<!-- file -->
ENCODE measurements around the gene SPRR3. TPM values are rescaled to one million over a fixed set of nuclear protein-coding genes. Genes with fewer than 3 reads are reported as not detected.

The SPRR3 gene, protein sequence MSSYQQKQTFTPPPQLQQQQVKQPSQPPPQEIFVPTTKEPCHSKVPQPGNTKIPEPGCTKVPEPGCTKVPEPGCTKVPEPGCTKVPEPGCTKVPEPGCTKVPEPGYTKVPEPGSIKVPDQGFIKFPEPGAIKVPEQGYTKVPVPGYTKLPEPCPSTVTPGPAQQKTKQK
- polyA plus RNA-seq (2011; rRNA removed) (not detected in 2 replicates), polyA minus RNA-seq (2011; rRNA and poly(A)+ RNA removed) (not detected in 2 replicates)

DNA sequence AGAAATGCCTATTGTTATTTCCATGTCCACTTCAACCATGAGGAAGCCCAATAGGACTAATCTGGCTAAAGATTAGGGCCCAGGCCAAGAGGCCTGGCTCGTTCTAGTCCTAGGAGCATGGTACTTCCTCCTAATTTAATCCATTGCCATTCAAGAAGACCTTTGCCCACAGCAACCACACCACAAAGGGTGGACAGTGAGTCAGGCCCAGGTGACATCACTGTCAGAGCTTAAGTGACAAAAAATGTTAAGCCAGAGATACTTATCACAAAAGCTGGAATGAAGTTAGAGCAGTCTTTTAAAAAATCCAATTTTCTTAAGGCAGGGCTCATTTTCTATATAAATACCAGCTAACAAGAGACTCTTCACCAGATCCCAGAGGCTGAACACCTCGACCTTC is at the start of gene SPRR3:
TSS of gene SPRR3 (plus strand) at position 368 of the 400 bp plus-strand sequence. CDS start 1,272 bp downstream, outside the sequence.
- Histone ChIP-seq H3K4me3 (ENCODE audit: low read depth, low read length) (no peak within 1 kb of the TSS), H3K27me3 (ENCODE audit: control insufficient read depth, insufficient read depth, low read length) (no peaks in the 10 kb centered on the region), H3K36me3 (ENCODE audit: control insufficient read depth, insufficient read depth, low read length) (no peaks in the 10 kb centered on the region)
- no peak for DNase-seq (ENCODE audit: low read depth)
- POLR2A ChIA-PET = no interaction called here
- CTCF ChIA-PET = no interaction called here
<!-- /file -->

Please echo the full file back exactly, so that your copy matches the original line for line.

ENCODE measurements around the gene SPRR3. TPM values are rescaled to one million over a fixed set of nuclear protein-coding genes. Genes with fewer than 3 reads are reported as not detected.

The SPRR3 gene, protein sequence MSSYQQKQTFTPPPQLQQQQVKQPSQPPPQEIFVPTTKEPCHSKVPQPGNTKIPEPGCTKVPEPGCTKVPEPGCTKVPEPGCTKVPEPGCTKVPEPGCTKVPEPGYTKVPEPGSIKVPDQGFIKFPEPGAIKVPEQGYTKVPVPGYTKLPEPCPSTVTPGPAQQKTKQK
- polyA plus RNA-seq (2011; rRNA removed) (not detected in 2 replicates), polyA minus RNA-seq (2011; rRNA and poly(A)+ RNA removed) (not detected in 2 replicates)

DNA sequence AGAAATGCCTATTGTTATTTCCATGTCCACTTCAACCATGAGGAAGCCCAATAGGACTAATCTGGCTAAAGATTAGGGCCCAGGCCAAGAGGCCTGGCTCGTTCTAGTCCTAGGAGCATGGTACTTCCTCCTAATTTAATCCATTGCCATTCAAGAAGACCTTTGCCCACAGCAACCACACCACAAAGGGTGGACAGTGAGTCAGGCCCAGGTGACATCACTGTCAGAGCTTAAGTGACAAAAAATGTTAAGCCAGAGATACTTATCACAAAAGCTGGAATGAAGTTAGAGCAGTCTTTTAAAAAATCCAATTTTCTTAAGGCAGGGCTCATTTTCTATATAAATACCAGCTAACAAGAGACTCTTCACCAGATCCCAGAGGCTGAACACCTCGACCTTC is at the start of gene SPRR3:
TSS of gene SPRR3 (plus strand) at position 368 of the 400 bp plus-strand sequence. CDS start 1,272 bp downstream, outside the sequence.
- Histone ChIP-seq H3K4me3 (ENCODE audit: low read depth, low read length) (no peak within 1 kb of the TSS), H3K27me3 (ENCODE audit: control insufficient read depth, insufficient read depth, low read length) (no peaks in the 10 kb centered on the region), H3K36me3 (ENCODE audit: control insufficient read depth, insufficient read depth, low read length) (no peaks in the 10 kb centered on the region)
- no peak for DNase-seq (ENCODE audit: low read depth)
- POLR2A ChIA-PET = no interaction called here
- CTCF ChIA-PET = no interaction called here